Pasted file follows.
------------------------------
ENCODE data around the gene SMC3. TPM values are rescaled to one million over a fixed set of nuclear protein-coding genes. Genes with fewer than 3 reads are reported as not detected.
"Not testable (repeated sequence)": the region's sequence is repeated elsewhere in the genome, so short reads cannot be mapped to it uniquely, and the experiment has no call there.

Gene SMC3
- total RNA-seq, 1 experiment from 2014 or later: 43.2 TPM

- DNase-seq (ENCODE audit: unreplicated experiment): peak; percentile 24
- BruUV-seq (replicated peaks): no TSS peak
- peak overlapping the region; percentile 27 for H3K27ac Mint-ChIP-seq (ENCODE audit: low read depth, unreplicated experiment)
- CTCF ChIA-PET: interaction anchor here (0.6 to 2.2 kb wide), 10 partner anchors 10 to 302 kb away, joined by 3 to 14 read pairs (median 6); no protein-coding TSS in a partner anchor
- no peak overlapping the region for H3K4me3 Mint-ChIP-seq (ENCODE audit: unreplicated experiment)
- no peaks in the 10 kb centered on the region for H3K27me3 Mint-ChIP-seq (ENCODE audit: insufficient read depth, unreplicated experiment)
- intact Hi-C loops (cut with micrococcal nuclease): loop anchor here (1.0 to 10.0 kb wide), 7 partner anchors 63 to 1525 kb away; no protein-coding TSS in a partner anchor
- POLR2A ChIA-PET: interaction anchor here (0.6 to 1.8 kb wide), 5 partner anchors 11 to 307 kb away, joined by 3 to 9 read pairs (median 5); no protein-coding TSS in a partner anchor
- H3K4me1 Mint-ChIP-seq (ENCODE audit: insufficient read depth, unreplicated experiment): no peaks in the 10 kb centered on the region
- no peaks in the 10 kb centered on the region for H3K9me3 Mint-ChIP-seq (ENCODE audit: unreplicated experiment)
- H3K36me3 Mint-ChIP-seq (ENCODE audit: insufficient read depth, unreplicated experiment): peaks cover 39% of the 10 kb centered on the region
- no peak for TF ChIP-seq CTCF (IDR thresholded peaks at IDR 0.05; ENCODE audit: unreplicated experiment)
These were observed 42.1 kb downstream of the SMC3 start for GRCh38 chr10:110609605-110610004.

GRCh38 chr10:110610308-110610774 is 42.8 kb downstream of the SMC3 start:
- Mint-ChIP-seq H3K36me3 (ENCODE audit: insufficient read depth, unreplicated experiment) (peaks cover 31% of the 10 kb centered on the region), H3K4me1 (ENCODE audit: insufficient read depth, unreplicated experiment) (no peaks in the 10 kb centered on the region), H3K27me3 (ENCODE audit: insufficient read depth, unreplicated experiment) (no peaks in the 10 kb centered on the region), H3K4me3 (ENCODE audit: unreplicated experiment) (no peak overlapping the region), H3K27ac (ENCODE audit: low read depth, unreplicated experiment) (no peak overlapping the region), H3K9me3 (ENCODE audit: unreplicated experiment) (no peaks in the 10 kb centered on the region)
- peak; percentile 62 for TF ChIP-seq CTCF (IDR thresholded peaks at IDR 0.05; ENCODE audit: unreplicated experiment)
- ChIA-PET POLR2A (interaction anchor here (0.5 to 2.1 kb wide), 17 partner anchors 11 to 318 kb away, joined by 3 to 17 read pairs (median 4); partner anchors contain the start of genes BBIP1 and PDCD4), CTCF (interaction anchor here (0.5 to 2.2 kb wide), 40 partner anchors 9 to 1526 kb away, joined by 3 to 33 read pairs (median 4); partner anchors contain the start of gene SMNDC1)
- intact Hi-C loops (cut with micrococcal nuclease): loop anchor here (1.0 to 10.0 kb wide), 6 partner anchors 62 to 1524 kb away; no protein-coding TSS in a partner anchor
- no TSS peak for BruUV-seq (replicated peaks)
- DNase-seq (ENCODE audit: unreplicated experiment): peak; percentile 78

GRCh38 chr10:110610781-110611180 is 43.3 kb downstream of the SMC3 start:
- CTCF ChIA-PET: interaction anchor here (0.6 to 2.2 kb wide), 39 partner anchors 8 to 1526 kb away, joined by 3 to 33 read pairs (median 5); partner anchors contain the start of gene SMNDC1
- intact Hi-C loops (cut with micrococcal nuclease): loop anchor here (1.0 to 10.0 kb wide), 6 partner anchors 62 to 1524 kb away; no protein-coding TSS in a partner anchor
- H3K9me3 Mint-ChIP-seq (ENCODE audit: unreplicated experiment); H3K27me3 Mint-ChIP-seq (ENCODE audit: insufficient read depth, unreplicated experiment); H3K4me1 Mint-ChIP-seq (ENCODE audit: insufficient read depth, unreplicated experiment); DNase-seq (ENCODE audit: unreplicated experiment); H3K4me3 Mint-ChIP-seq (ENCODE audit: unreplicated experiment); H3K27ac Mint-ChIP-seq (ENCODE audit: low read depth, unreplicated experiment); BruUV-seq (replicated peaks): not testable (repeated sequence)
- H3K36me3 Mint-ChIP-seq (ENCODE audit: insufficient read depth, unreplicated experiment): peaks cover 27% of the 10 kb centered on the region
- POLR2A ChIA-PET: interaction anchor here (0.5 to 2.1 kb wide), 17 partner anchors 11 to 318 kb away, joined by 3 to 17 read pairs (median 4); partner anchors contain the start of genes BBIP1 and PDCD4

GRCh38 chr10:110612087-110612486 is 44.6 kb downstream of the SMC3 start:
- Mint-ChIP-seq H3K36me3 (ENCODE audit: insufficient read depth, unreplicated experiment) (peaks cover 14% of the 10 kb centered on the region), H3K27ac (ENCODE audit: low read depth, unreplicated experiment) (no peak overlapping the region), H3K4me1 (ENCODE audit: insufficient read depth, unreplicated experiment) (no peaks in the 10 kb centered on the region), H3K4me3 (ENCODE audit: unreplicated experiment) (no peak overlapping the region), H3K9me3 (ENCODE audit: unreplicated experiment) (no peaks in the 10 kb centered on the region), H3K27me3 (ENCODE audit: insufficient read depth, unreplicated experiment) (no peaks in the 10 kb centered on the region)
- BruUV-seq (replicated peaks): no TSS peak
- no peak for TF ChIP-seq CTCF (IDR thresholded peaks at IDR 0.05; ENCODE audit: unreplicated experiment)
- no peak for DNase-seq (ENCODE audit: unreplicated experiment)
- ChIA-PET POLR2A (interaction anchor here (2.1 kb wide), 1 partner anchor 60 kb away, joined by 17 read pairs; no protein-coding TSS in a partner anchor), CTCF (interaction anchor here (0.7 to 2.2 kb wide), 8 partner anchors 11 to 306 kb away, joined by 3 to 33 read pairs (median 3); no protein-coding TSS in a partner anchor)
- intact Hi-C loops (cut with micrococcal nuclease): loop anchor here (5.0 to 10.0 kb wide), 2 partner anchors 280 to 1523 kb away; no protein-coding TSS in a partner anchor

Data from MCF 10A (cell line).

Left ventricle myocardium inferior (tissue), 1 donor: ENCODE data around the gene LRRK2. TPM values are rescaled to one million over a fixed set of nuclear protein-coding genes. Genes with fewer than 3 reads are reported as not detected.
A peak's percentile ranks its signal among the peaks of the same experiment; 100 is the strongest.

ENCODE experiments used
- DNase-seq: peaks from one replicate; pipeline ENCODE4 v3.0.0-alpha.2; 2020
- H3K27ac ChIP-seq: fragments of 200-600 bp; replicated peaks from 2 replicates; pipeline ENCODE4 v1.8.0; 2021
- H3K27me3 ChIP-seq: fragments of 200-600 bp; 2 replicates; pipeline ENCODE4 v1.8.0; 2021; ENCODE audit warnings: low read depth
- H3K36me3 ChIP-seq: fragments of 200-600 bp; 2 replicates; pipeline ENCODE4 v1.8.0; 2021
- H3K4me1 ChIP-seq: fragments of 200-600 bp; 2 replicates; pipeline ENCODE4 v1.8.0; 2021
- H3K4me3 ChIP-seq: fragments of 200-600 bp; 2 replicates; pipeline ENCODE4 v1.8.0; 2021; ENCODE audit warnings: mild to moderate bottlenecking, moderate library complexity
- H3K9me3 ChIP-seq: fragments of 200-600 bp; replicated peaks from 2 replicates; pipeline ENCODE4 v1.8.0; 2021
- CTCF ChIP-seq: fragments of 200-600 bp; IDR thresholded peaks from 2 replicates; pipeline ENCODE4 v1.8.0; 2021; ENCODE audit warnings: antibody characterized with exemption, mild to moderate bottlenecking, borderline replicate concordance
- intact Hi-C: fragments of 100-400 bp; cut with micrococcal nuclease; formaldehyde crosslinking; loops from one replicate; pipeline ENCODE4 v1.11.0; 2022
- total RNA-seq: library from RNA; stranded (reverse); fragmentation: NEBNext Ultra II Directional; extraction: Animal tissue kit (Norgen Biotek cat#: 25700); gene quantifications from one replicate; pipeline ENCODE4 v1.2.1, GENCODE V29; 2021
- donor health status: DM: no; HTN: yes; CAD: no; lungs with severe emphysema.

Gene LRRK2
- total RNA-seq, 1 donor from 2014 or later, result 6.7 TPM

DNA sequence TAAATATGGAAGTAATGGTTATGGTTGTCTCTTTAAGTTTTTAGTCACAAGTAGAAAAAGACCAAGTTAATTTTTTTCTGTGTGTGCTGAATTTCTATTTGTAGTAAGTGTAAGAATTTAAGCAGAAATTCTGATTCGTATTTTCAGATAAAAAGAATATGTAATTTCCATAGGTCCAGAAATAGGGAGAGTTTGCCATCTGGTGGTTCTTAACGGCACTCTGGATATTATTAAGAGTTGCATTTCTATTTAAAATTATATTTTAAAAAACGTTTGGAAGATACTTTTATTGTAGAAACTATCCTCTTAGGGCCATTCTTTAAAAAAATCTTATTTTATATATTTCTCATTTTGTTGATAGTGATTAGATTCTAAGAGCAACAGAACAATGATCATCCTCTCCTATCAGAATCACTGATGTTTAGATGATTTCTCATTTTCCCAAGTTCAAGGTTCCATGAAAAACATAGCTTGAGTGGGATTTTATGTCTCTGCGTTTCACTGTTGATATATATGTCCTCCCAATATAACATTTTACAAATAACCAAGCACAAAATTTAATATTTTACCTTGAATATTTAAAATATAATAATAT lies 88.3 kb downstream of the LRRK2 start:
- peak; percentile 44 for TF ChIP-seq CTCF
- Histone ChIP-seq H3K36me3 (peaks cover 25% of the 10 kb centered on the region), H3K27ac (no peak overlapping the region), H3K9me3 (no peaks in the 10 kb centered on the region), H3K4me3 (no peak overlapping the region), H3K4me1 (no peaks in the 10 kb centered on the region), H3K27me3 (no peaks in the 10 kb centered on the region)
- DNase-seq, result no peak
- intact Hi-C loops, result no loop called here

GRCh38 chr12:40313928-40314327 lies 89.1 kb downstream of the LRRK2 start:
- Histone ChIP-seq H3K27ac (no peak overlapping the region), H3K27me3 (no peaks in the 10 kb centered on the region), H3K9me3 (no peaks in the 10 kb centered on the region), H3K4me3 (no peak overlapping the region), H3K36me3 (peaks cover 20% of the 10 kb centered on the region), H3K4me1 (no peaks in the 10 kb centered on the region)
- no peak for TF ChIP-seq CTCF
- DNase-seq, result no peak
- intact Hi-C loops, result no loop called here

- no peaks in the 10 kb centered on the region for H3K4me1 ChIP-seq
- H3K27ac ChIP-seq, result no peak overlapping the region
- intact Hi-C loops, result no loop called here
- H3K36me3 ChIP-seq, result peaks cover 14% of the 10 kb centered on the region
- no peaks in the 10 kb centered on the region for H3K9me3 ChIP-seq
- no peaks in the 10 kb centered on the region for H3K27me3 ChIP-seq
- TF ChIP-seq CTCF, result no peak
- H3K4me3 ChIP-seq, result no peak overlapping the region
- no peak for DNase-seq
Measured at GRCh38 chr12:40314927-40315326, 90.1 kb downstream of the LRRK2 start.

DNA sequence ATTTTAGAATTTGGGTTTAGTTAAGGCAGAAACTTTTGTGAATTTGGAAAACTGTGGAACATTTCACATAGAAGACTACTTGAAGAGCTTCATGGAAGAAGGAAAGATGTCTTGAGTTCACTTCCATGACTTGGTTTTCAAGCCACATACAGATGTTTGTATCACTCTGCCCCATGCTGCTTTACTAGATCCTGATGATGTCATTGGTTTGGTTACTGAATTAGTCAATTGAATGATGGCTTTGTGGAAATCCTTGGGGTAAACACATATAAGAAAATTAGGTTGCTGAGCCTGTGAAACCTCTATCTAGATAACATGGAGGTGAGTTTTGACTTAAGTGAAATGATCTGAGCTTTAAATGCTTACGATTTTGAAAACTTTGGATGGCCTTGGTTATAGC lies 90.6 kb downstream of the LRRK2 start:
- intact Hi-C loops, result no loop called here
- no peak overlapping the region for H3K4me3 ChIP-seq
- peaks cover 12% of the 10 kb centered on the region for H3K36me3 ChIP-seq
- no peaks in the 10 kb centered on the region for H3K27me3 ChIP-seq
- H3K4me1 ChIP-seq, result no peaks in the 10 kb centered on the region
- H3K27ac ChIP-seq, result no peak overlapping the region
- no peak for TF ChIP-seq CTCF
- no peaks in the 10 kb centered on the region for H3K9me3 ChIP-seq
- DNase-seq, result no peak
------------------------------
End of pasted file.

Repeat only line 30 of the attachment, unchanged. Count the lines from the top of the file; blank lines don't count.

- POLR2A ChIA-PET: interaction anchor here (0.5 to 2.1 kb wide), 17 partner anchors 11 to 318 kb away, joined by 3 to 17 read pairs (median 4); partner anchors contain the start of genes BBIP1 and PDCD4